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Monday, July 20, 2015

Teenage Girl and a Plane Crash- Another Survival Story

A teenage girl who survived a small-plane crash in the craggy, thickly forested mountains of north-central Washington state emerged from the wilderness after hiking "for a couple of days" and was picked up by a motorist who drove her to safety, authorities said Monday. But the fate of her two step-grandparents, who were also on board, remained unclear.

Family members alerted authorities after the Beech A-35 failed to complete its flight from Kalispell, Montana, to Lynden, Washington, on Saturday afternoon. Rescuers narrowed down a search area based on cellphone data and typical flight patterns. But there was no sign of the aircraft or its occupants until Autumn Veatch, 16, followed a trail to state Route 20, near the east entrance to North Cascades National Park.

A motorist picked her up Monday afternoon and drove her 30 miles east to a general store in Mazama, where employees called 911. The Aero Methow Rescue Service sent a paramedic team to check her out before she was taken to a hospital in Brewster for treatment of what appeared to be minor injuries, said Cindy Button, director of services at the organization.

"Our initial information is she sustained no life-threatening injuries and is somewhat dehydrated due to being out in the elements," said Scott Graham, CEO of Three Rivers Hospital.

Okanogan County Sheriff Frank Rogers said Monday afternoon that the girl had been "walking for a couple of days." He declined to comment on the status of the other two people aboard the plane.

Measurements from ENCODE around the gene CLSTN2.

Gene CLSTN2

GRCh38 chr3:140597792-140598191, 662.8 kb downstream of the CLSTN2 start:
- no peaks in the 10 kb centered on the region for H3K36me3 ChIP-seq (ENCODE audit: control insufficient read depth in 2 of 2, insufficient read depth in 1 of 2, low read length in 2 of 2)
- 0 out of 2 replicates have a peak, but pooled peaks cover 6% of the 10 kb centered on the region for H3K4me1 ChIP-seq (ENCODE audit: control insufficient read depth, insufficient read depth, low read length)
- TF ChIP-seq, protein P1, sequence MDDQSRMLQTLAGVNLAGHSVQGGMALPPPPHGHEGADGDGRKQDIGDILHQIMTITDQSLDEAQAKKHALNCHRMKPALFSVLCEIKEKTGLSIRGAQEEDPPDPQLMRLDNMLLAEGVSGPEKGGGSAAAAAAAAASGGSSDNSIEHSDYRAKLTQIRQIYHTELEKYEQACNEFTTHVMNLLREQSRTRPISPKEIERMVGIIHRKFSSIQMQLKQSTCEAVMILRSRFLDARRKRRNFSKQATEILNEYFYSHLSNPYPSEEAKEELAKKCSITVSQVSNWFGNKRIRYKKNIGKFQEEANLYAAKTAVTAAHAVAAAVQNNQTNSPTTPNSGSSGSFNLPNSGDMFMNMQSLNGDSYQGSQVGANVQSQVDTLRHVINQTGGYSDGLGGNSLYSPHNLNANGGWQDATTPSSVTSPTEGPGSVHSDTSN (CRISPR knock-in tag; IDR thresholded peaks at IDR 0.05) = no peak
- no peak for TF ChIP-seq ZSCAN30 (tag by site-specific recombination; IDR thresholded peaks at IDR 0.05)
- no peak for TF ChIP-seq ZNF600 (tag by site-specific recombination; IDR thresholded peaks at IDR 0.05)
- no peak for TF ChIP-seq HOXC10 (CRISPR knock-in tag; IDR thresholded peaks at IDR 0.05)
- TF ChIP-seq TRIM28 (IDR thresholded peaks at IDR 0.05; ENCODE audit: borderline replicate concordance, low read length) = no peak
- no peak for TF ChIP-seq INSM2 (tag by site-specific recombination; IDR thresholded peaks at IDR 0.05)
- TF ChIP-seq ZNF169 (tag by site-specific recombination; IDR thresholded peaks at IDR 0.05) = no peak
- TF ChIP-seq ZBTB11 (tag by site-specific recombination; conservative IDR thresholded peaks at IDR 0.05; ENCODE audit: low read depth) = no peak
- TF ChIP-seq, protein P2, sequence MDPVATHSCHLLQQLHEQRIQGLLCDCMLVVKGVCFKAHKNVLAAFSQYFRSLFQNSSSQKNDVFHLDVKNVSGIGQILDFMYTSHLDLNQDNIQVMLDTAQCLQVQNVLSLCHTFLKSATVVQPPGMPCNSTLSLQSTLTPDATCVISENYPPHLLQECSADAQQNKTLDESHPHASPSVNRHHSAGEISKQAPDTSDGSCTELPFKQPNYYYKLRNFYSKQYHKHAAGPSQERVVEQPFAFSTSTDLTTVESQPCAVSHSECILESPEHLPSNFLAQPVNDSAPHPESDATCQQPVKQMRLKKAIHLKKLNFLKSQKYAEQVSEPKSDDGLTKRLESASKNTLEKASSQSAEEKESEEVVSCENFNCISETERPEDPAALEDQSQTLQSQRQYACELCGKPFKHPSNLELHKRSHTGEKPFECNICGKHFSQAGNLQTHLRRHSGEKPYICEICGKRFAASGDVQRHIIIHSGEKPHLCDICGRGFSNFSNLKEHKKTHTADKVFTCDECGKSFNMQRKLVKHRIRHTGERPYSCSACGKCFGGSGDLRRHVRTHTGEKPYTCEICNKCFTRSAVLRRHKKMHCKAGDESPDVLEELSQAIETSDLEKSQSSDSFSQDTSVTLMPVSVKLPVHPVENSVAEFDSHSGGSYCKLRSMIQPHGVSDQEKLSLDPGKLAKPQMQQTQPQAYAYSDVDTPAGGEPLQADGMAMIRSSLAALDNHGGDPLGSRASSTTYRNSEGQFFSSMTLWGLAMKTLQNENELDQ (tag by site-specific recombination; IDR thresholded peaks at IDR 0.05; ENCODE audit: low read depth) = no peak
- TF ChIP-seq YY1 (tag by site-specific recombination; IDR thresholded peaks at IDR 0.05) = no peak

Serena Lockwood, the manager at the Mazama Store, said the girl and a motorist came in Monday afternoon, saying she had been in a plane crash.

"She was obviously pretty traumatized," Lockwood said.

Rescuers celebrated Veatch's survival, but they immediately returned their focus to finding the wreckage, aided by Veatch's description of the crash site, said Lt. Col. Jeffrey Lustick of the Civil Air Patrol. Lustick said he could not confirm any details about the condition of the grandparents, Leland and Sharon Bowman of Marion, Montana.

"We're so happy about this," Lustick said. "I've spent 30 years in the Civil Air Patrol and in search-and-rescue. Moments of joy like this can be hard to find."

Lustick said he had spoken with Veatch's father, who said his daughter told him the plane crashed and caught fire after flying into a bank of clouds. She remained at the crash site for a day before deciding to hike down, eventually finding a trail and following it to the trailhead on Highway 20.

Five aircraft equipped with special radios for detecting the missing plane's emergency-locator transmitter searched the mountains Monday, while ground crews focused on areas between Mazama and Rainy Pass, officials said. The planes halted their search for the night by 8 p.m. while a couple of Navy helicopters from the Whidbey Island Naval Air Station continued to sweep the area, said Barbara LaBoe, a state Transportation Department spokeswoman.

The crashed plane crossed the Idaho-Washington border about 2:20 p.m. PDT Saturday, but it dropped off the radar near Omak, Washington, about an hour later, transportation officials said. The last phone signal from one of the plane's occupants was detected around 3:50 p.m.

Charlie's Comments: Surviving a plane crash often presents the decision to remain at the crash site in case Air Traffic tracked the plane prior to crashing and condensing the search area, or if the plane had an automatic beacon pinging on 406 MHz for rescue. The crash site often presents a large ground to air signal for any airborne searchers. The crash site may also provide burning debris which could be maintained for heat, a signal and to purify water. The crash site debris may also provide other survival items use ful for a shelter, ground insulation, building snares and tools. A person should only try and walk out if they have a reasonable belief that they know which direction help or civilization is and have the physical stamina and survival items to survive the hike out. If hiking out, then leaving a note at the crash site, listing your intentions and direction, and marking a trail would increase your odds of being found.

[Source: Article from the Associated Press]

Stay Prepared! Stay Alive!


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